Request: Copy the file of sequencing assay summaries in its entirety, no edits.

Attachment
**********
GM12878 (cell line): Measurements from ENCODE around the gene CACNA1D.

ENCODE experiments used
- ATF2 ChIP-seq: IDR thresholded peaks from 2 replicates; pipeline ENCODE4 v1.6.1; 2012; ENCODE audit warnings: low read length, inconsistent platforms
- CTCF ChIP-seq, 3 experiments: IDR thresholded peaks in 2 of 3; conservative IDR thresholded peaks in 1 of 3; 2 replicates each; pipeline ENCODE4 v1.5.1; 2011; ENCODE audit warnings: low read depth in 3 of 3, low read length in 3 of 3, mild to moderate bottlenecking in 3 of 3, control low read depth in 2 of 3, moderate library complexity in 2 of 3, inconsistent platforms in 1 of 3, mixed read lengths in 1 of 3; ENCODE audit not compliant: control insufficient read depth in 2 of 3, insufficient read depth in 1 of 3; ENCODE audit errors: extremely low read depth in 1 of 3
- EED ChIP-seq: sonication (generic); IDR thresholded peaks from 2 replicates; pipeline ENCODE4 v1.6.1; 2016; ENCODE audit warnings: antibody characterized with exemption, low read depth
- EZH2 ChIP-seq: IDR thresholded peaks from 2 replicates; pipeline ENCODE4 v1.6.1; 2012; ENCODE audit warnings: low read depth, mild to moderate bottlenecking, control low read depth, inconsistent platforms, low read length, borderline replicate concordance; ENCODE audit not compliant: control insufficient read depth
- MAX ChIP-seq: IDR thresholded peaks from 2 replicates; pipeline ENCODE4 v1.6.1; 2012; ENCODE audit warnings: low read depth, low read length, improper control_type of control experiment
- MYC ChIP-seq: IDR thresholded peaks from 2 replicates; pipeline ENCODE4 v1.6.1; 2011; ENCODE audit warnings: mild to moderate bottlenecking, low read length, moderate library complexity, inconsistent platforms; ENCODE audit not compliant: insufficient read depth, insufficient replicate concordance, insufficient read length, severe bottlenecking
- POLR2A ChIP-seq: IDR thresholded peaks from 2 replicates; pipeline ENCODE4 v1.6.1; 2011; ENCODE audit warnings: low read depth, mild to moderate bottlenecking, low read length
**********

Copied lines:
GM12878 (cell line): Measurements from ENCODE around the gene CACNA1D.

ENCODE experiments used
- ATF2 ChIP-seq: IDR thresholded peaks from 2 replicates; pipeline ENCODE4 v1.6.1; 2012; ENCODE audit warnings: low read length, inconsistent platforms
- CTCF ChIP-seq, 3 experiments: IDR thresholded peaks in 2 of 3; conservative IDR thresholded peaks in 1 of 3; 2 replicates each; pipeline ENCODE4 v1.5.1; 2011; ENCODE audit warnings: low read depth in 3 of 3, low read length in 3 of 3, mild to moderate bottlenecking in 3 of 3, control low read depth in 2 of 3, moderate library complexity in 2 of 3, inconsistent platforms in 1 of 3, mixed read lengths in 1 of 3; ENCODE audit not compliant: control insufficient read depth in 2 of 3, insufficient read depth in 1 of 3; ENCODE audit errors: extremely low read depth in 1 of 3
- EED ChIP-seq: sonication (generic); IDR thresholded peaks from 2 replicates; pipeline ENCODE4 v1.6.1; 2016; ENCODE audit warnings: antibody characterized with exemption, low read depth
- EZH2 ChIP-seq: IDR thresholded peaks from 2 replicates; pipeline ENCODE4 v1.6.1; 2012; ENCODE audit warnings: low read depth, mild to moderate bottlenecking, control low read depth, inconsistent platforms, low read length, borderline replicate concordance; ENCODE audit not compliant: control insufficient read depth
- MAX ChIP-seq: IDR thresholded peaks from 2 replicates; pipeline ENCODE4 v1.6.1; 2012; ENCODE audit warnings: low read depth, low read length, improper control_type of control experiment
- MYC ChIP-seq: IDR thresholded peaks from 2 replicates; pipeline ENCODE4 v1.6.1; 2011; ENCODE audit warnings: mild to moderate bottlenecking, low read length, moderate library complexity, inconsistent platforms; ENCODE audit not compliant: insufficient read depth, insufficient replicate concordance, insufficient read length, severe bottlenecking
- POLR2A ChIP-seq: IDR thresholded peaks from 2 replicates; pipeline ENCODE4 v1.6.1; 2011; ENCODE audit warnings: low read depth, mild to moderate bottlenecking, low read length